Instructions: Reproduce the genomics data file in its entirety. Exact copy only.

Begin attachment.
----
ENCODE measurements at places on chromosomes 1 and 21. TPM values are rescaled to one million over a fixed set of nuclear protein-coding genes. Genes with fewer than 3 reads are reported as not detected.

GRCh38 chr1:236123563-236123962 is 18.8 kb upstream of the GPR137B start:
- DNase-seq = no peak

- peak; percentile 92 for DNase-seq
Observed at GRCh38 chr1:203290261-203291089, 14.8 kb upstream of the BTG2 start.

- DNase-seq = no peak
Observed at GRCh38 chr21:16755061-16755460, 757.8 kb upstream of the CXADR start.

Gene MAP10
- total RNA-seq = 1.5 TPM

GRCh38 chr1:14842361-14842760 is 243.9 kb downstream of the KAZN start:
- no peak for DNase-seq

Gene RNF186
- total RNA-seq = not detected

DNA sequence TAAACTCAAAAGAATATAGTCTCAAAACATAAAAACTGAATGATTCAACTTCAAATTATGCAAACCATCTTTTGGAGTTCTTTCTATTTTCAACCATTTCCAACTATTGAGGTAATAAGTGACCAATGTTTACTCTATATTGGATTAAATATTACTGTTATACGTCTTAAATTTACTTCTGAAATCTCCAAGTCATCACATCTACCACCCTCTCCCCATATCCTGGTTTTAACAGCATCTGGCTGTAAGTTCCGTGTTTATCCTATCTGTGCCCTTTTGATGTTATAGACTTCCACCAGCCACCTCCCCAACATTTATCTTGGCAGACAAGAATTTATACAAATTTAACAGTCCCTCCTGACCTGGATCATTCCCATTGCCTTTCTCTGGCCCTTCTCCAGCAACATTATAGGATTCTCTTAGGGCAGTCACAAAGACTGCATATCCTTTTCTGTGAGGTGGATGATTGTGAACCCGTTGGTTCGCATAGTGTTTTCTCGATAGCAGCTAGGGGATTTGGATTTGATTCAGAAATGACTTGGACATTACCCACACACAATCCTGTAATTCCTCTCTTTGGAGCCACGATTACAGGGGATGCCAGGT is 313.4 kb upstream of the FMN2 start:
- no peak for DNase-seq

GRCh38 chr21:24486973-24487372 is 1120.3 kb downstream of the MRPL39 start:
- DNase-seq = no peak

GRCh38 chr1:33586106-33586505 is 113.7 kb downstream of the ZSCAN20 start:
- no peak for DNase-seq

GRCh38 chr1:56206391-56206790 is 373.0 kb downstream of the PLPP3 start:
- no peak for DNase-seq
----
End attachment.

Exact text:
ENCODE measurements at places on chromosomes 1 and 21. TPM values are rescaled to one million over a fixed set of nuclear protein-coding genes. Genes with fewer than 3 reads are reported as not detected.

GRCh38 chr1:236123563-236123962 is 18.8 kb upstream of the GPR137B start:
- DNase-seq = no peak

- peak; percentile 92 for DNase-seq
Observed at GRCh38 chr1:203290261-203291089, 14.8 kb upstream of the BTG2 start.

- DNase-seq = no peak
Observed at GRCh38 chr21:16755061-16755460, 757.8 kb upstream of the CXADR start.

Gene MAP10
- total RNA-seq = 1.5 TPM

GRCh38 chr1:14842361-14842760 is 243.9 kb downstream of the KAZN start:
- no peak for DNase-seq

Gene RNF186
- total RNA-seq = not detected

DNA sequence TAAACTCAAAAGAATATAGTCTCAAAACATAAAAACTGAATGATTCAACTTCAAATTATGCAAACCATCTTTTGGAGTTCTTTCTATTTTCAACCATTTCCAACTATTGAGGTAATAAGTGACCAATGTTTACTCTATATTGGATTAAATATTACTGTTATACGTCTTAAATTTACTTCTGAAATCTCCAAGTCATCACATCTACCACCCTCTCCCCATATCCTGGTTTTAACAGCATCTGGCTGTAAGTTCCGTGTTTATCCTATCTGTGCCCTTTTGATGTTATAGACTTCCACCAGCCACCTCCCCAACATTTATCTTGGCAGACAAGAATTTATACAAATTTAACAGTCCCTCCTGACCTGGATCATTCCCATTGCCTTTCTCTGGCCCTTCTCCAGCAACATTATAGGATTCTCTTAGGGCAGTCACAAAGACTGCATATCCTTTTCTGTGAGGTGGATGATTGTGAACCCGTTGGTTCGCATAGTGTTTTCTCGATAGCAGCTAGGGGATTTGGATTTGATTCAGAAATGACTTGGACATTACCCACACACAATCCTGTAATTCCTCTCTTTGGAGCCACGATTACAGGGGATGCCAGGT is 313.4 kb upstream of the FMN2 start:
- no peak for DNase-seq

GRCh38 chr21:24486973-24487372 is 1120.3 kb downstream of the MRPL39 start:
- DNase-seq = no peak

GRCh38 chr1:33586106-33586505 is 113.7 kb downstream of the ZSCAN20 start:
- no peak for DNase-seq

GRCh38 chr1:56206391-56206790 is 373.0 kb downstream of the PLPP3 start:
- no peak for DNase-seq